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A New Year Is A Great Time to Dream

January 3, 2013 7 comments

dreamsI asked my 4 year old son what he wants to do when he grows up and he said “sleep in hotels and go down water slides.”

The first question I ask students when they come into my office is “If you could get paid to do anything you want, what would you do?”  Shockingly I find that often the answer to this question seems to have very little to do with their so-called ‘real’ career goals.  When did they stop dreaming?  Perhaps they have been brought back to ‘reality’ by a parent or counsellor or friend who, out of a sincere desire to ensure their ‘success’, has encouraged them to focus on getting a secure job with a big company rather than actually pursue their passions, strengths, motivations, and preferences.

No matter what the state of the economy, however, there are people who get paid to do what they love: hockey players, sports announcers, sommelier’s,  marketing executives, lawyers, counsellors, teachers, doctors, authors, chefs, computer programmers . . .Unfortunately, on the flip side there is the majority of the population who spend 94,000+ hours of their life doing something they dislike.  In fact, according to Forbes magazine 71% of employees are disengaged from their work. What a horribly depressing thought.  No wonder there is so much road rage and so many grumpy people at the grocery store, bank, Tim Horton’s, Dollarama, movie theatre, dog park, shopping mall, Boston Pizza, walking down the street, . . .   we are subjecting ourselves to lives of misery on a massive scale.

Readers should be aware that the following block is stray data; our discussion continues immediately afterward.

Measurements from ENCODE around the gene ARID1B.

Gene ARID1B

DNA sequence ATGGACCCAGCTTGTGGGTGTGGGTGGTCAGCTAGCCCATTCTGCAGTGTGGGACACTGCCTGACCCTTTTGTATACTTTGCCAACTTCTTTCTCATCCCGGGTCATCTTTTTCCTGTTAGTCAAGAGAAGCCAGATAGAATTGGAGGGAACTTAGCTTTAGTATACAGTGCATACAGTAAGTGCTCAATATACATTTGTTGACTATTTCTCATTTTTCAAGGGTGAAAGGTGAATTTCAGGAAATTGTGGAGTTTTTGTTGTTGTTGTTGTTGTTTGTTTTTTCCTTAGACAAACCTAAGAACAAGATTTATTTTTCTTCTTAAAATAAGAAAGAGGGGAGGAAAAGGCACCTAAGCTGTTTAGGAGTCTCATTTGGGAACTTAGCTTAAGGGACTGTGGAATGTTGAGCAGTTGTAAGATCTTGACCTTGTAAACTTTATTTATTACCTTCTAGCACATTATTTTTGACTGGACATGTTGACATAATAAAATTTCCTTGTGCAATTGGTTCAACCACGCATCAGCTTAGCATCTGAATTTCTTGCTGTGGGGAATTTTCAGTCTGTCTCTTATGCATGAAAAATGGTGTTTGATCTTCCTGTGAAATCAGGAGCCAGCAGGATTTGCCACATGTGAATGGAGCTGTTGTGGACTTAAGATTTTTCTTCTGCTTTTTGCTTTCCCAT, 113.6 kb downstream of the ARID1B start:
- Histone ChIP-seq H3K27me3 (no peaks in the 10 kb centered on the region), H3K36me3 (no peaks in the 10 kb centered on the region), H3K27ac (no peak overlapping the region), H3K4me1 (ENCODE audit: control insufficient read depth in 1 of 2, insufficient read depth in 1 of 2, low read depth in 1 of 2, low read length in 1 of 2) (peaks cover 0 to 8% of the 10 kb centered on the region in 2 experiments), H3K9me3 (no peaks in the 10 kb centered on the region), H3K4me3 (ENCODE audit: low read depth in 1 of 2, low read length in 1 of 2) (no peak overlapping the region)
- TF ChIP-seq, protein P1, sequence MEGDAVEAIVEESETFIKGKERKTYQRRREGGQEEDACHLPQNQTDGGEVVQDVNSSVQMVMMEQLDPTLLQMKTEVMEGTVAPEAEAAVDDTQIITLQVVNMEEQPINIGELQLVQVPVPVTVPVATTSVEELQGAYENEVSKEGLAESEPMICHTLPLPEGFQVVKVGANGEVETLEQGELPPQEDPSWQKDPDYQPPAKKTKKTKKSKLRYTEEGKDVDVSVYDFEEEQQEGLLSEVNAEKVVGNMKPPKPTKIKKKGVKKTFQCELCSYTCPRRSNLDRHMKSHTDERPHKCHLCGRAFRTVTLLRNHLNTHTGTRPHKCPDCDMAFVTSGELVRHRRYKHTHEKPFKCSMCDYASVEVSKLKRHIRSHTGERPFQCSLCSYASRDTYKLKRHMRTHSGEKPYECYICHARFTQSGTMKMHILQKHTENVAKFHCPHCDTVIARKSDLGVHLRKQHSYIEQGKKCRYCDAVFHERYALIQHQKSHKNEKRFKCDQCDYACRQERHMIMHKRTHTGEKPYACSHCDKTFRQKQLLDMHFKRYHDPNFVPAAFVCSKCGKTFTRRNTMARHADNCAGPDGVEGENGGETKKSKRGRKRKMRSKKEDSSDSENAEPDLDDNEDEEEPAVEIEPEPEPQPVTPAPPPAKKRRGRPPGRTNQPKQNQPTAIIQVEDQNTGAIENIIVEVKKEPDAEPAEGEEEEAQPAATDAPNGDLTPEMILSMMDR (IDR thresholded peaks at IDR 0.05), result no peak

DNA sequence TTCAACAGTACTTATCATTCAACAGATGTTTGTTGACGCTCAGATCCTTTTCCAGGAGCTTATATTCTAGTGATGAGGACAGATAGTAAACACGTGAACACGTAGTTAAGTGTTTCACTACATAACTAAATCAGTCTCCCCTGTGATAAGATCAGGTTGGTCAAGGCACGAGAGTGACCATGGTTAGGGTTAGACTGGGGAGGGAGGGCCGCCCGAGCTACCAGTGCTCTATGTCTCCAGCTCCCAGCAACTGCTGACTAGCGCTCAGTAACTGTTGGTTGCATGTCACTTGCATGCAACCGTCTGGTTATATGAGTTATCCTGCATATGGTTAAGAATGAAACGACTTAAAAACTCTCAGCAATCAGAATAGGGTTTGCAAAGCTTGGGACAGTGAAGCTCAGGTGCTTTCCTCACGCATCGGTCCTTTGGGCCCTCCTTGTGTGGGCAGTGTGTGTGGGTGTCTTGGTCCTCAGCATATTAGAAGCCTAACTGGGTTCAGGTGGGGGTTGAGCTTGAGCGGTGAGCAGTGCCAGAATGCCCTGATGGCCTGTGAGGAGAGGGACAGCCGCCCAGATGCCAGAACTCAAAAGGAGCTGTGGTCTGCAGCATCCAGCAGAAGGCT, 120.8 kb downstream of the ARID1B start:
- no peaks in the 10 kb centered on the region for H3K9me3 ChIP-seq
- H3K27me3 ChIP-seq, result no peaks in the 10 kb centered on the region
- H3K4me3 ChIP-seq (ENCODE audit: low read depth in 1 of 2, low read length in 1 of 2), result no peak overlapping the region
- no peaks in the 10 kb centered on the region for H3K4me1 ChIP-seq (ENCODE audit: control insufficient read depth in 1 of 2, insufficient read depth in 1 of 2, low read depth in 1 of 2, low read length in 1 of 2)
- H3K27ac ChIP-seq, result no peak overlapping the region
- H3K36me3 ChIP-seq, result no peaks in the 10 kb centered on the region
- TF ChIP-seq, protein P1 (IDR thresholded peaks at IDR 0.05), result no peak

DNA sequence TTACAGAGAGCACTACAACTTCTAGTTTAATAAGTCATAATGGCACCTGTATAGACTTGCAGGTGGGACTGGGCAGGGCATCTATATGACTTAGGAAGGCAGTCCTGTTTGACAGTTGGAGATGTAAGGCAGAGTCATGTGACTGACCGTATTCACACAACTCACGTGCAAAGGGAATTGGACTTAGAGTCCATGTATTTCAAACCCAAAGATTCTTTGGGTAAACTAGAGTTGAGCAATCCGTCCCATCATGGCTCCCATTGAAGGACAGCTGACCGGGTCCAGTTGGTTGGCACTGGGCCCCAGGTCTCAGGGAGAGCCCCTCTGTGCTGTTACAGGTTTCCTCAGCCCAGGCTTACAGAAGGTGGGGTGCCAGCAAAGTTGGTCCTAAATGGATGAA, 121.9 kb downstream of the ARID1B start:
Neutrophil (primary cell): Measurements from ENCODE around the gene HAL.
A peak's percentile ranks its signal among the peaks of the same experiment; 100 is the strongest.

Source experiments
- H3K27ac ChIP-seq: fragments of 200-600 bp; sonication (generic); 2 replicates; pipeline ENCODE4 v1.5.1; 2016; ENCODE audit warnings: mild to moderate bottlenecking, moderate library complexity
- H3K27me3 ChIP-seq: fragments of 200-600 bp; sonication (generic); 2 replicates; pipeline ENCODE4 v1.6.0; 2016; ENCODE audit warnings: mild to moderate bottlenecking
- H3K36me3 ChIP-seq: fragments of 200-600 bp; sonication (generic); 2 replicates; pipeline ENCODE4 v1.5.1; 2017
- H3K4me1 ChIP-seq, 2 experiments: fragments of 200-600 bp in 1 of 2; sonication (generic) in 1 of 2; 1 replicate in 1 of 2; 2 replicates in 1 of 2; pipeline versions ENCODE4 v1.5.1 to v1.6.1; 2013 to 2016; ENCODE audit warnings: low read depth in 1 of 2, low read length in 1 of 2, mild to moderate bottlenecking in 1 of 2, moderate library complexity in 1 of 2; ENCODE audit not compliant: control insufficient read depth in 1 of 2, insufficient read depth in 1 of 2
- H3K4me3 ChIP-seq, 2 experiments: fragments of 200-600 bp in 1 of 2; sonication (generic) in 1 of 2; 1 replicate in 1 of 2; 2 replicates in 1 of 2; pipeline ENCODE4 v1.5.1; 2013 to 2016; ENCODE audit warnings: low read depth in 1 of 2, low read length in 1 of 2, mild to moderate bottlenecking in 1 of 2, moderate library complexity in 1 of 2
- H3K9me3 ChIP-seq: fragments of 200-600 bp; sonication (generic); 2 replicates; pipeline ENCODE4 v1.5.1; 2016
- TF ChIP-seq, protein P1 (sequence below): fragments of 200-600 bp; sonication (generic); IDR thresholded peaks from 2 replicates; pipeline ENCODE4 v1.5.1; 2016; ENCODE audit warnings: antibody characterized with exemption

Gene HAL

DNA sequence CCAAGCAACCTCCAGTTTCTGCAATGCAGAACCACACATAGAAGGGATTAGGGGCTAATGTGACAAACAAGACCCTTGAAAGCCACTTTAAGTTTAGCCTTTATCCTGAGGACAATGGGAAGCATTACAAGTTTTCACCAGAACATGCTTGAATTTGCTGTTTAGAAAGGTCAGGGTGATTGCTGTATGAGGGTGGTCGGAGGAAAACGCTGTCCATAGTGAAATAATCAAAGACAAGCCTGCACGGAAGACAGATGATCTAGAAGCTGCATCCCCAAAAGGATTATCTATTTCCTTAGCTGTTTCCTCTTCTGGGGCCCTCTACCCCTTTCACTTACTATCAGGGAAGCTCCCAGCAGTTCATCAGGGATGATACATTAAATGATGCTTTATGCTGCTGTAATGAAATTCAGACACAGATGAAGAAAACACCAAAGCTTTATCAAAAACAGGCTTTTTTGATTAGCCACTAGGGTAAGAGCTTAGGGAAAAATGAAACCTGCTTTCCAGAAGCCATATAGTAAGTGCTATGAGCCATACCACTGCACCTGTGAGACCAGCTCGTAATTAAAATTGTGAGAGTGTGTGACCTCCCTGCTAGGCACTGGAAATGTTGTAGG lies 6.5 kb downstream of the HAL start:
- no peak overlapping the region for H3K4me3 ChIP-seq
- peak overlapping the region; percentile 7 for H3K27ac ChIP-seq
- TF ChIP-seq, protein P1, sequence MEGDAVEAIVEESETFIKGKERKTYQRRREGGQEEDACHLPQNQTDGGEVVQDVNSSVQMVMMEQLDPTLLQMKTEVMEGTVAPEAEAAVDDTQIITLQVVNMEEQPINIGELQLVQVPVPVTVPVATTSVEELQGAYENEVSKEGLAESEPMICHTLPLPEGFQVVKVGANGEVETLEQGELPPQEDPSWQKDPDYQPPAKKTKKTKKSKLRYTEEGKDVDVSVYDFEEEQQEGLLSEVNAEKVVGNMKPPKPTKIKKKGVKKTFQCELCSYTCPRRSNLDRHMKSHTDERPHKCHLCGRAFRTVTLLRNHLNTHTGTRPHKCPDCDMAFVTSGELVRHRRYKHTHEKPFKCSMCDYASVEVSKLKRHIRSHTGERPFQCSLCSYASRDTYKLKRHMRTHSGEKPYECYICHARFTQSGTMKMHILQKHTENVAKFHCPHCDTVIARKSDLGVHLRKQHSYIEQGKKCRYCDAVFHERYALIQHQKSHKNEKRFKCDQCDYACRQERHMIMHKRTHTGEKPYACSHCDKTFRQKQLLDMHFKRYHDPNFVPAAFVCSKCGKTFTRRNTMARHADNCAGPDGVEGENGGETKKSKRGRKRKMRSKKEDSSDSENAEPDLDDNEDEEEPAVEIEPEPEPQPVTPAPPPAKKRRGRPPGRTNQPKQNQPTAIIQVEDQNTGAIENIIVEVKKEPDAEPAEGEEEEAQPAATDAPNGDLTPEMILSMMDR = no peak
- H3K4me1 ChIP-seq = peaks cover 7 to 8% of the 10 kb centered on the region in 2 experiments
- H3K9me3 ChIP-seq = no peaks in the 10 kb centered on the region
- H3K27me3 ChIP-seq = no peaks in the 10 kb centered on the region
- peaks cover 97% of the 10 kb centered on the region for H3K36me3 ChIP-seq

So how did those other individuals end up getting paid to do something they love?  If you look at what it was that got them that job you will find that it was not just luck, but a combination of dreams, determination and serendipity.  If we remove any one of these elements from the equation, we are certainly going to be one of the 71%.

Instead, let’s allow ourselves to dream for a moment about a future where we are not slaves to a weak economy, but instead optimistic and excited about our future.   Take some time and watch Professor Randy Pausch’s Last Lecture.  Professor Pausch, who was dying of pancreatic cancer, gave his last lecture at the Carnegie Mellon University on Sept. 18, 2007. His talk, “Really Achieving Your Childhood Dreams,” highlights his lessons learned and provides advice for students on how to achieve their own career and personal goals.

waterslideI am not suggesting that my son will actually become a hotel and water-park consultant when he grows up but, if he is determined, I would certainly support him.  However, I am saying that we need to pay more attention to our dreams if we want to end up leading a healthy, happy and balanced life.  If you are going to spend thousands upon thousands of hours doing something, why not at least try to make it something that you love?